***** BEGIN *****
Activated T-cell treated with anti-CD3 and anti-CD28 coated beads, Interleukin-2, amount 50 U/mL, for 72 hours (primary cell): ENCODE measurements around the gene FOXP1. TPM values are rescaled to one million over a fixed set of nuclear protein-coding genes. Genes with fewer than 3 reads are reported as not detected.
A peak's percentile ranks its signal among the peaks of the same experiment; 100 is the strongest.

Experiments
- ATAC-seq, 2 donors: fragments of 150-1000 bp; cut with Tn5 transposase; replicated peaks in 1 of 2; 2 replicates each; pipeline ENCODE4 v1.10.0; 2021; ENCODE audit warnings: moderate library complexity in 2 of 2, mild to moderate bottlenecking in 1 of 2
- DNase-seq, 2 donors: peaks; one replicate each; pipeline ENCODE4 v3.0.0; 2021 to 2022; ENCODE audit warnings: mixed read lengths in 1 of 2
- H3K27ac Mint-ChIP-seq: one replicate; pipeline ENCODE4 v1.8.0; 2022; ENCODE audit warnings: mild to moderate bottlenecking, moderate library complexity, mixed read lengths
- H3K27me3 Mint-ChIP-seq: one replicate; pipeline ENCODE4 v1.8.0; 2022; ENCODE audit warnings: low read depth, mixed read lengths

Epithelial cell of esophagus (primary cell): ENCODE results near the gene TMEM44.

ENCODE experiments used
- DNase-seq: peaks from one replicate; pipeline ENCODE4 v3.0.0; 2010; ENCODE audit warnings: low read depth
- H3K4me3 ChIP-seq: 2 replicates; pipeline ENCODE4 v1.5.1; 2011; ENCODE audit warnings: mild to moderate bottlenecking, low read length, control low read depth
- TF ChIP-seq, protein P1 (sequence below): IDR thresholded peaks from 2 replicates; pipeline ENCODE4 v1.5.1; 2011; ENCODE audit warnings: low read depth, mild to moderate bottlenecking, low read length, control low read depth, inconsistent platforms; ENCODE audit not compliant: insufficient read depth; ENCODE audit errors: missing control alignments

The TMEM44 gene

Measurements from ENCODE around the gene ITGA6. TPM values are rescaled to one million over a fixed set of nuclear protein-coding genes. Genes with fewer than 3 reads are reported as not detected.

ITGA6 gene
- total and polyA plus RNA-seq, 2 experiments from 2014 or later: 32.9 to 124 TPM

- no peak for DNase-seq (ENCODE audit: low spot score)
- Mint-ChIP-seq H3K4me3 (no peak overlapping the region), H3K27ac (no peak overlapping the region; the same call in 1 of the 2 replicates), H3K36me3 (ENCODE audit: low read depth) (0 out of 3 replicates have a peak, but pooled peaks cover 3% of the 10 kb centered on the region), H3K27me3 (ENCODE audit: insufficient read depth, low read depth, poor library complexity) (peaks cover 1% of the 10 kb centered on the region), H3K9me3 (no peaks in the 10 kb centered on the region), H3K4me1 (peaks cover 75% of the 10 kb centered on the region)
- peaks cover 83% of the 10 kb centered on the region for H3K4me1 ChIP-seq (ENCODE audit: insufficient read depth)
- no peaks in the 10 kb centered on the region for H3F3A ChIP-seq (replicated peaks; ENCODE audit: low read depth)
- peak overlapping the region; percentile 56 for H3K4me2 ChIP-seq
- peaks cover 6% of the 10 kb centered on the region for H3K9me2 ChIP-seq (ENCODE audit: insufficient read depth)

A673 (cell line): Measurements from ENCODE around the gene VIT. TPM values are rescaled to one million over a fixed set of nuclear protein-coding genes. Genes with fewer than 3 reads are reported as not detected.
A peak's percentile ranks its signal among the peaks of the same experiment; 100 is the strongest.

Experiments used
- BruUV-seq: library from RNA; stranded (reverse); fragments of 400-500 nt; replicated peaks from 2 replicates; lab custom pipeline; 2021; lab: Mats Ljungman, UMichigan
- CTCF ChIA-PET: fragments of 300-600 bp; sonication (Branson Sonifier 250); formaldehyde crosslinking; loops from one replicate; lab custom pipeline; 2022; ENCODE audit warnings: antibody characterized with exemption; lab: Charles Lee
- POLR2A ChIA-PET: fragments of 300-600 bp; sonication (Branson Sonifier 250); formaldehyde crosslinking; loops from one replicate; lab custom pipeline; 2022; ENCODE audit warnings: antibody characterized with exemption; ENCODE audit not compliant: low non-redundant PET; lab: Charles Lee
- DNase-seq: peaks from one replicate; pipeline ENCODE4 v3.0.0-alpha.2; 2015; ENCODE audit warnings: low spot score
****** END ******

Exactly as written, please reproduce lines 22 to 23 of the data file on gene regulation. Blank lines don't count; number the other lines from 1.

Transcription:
- peaks cover 6% of the 10 kb centered on the region for H3K9me2 ChIP-seq (ENCODE audit: insufficient read depth)

A673 (cell line): Measurements from ENCODE around the gene VIT. TPM values are rescaled to one million over a fixed set of nuclear protein-coding genes. Genes with fewer than 3 reads are reported as not detected.